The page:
Saturday, 1 October 2016

Mouton - Missa Dictes moy etc - The Tallis Scholars

Rating: 5/5

A fabulous recording

The Tallis Scholars are invariably excellent (I have loved their recordings for forty years now), but every so often they release a disc which is truly exceptional even by their own stellar standards. This is one of them. Mouton's music is rich, distinctive and astonishingly beautiful, featuring a serenity and sweetness of tone seldom matched in Renaissance polyphony but never becomes bland or monotonous because Mouton varies his mood and effects so cleverly that there is always variety and something new to keep the ear interested and - for me, anyway - often spellbound.

The mass setting here is really excellent, with Mouton's ingenious use of Compere's chanson Dittez moy as a basis binding it together beautifully and keeping even the long movements fresh and interesting throughout. The motets are also terrific, with the amazing setting of Ave maria...virgo serena showing hints that Mouton occasionally came close to Josquin's genius in composition.

The disc ends with Mouton's only well-known work, the fabulously beautiful Nesciens mater. I already have three dearly-loved versions but this may well be my favourite. Sung one to a part, it has a spare clarity which allows it to really shine. As Dorothy L. Sayers said of Dante's Divine Comedy, it has a lasting beauty being built on noble bones and here the Tallis Scholars allow that innate beauty to shine. This is true throughout the disc, which has a deeper, more resonant sound than some Tallis Scholars recordings. The top lines in the mass and two of the motets are taken by the altos, and Donald Greig, a stalwart bass of the ensemble, here sings the baritone part which gives an idea of the often lower pitch. This fits the music perfectly and with the Tallis Scholars' characteristic impeccable technique and deep engagement with the music the whole thing is quite exceptionally beautiful and involving.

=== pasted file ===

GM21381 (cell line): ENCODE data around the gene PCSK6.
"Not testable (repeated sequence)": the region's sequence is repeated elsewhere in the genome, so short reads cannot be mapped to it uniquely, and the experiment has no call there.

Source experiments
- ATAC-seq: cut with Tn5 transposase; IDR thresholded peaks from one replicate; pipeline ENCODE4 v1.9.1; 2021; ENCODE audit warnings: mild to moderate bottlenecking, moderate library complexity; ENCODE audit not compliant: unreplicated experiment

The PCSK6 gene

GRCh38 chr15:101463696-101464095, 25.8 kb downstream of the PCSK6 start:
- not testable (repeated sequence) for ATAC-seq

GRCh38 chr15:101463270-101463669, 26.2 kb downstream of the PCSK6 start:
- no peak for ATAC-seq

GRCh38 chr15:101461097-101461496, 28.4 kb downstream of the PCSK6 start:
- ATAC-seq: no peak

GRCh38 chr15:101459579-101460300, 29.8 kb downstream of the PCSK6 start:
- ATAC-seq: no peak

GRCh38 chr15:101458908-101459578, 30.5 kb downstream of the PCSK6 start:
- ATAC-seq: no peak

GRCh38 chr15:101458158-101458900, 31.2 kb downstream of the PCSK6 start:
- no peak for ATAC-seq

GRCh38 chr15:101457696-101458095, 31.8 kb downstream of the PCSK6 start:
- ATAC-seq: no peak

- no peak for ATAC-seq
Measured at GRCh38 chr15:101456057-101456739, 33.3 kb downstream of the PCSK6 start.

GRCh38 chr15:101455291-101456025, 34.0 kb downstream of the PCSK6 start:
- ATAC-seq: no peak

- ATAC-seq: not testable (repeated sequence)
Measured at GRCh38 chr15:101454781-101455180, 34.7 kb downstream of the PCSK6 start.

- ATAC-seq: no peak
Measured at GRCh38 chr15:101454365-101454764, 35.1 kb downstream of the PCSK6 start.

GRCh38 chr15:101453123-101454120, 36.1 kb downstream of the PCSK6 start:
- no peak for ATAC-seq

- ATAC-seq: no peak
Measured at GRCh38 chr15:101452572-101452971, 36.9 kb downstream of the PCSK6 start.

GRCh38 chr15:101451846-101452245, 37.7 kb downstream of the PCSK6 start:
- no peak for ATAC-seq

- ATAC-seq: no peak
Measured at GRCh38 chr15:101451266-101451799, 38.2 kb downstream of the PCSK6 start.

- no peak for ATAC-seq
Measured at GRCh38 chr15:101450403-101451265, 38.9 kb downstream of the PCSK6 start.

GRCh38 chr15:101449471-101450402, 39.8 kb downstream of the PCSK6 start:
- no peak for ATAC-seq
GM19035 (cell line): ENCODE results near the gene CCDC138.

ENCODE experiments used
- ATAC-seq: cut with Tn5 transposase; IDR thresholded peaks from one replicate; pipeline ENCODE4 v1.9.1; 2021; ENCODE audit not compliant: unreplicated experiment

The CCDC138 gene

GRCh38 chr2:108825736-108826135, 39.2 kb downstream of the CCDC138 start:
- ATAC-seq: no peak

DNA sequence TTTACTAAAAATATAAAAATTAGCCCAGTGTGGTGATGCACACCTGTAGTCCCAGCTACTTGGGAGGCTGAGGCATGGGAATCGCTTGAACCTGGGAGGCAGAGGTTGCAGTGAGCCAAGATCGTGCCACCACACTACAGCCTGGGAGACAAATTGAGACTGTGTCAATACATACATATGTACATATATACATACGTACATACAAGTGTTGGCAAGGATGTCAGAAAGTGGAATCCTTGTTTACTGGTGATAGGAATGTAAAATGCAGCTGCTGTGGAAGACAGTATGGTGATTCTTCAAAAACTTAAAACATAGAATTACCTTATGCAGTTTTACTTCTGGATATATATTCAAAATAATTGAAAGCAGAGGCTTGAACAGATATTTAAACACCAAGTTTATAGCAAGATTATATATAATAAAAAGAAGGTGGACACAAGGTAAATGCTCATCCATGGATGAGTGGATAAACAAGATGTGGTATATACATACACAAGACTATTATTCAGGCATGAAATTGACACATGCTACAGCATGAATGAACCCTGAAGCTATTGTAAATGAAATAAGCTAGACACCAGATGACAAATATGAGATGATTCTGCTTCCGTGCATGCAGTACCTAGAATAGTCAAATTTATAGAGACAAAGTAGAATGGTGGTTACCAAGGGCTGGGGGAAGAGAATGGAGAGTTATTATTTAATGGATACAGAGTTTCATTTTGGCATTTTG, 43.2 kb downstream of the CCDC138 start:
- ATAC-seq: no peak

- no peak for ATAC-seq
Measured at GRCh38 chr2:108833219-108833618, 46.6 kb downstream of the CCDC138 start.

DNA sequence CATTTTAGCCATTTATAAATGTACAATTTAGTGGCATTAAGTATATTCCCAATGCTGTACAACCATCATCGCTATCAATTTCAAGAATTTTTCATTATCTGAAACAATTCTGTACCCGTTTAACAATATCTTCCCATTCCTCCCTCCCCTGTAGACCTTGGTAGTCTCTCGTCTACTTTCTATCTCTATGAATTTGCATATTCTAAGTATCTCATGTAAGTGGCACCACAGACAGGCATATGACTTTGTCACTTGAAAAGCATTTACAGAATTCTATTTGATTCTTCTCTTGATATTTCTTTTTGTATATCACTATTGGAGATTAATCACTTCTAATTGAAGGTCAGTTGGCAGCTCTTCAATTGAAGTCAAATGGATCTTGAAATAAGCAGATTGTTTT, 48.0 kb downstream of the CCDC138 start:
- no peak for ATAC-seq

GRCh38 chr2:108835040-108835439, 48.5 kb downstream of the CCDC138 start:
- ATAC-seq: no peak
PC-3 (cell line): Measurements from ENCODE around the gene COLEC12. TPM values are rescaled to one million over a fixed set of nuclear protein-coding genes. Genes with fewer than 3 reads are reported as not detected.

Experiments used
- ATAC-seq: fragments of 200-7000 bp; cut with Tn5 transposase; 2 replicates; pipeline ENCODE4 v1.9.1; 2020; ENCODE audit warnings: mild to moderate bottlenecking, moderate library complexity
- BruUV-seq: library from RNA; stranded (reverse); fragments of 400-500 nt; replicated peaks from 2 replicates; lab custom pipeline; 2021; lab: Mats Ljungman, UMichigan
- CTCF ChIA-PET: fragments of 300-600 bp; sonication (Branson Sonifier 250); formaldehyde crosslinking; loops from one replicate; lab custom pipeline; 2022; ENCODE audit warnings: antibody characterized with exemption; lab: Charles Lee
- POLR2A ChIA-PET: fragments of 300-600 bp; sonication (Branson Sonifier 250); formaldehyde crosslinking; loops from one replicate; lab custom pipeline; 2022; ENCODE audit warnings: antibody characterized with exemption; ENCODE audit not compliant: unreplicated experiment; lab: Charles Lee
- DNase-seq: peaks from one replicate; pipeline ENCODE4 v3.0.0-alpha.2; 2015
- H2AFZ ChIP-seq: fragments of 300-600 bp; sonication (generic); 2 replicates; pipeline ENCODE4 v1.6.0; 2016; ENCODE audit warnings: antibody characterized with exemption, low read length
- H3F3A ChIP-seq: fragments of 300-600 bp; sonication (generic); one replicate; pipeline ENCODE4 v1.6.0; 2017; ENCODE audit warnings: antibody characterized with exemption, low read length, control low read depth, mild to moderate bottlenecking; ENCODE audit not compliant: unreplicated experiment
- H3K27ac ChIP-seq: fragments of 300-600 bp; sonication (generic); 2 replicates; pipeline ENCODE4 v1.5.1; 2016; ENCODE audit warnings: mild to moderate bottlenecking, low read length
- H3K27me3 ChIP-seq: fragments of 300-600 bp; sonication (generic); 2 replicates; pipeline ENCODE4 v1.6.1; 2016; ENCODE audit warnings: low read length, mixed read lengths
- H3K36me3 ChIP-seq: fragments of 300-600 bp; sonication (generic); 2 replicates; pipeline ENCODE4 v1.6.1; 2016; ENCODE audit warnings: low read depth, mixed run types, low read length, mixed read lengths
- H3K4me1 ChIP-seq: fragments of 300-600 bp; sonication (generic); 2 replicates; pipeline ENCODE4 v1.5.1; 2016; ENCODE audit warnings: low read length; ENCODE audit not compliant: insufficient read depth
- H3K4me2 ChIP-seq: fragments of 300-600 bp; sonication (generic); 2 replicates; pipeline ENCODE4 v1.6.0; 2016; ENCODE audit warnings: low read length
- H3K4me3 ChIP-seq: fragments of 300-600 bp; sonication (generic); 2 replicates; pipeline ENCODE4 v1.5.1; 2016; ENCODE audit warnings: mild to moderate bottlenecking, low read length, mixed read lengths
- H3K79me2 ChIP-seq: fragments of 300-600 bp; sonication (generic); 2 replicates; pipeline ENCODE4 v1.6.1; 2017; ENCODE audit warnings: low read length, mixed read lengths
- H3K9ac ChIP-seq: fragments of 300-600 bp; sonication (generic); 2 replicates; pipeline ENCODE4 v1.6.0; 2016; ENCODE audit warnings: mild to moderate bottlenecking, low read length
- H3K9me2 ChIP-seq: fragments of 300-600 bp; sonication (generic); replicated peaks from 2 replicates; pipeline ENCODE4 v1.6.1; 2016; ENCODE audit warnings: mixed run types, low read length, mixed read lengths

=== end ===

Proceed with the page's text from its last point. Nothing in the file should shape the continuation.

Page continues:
The recorded sound (in the lovely acoustic of Merton College Chapel, Oxford) is outstanding and the notes full, readable and interesting. This is an absolutely terrific disc all round and on a par with their Browne, de Rore and Victoria recordings which are among my most treasured discs. Recommended in the warmest possible terms.

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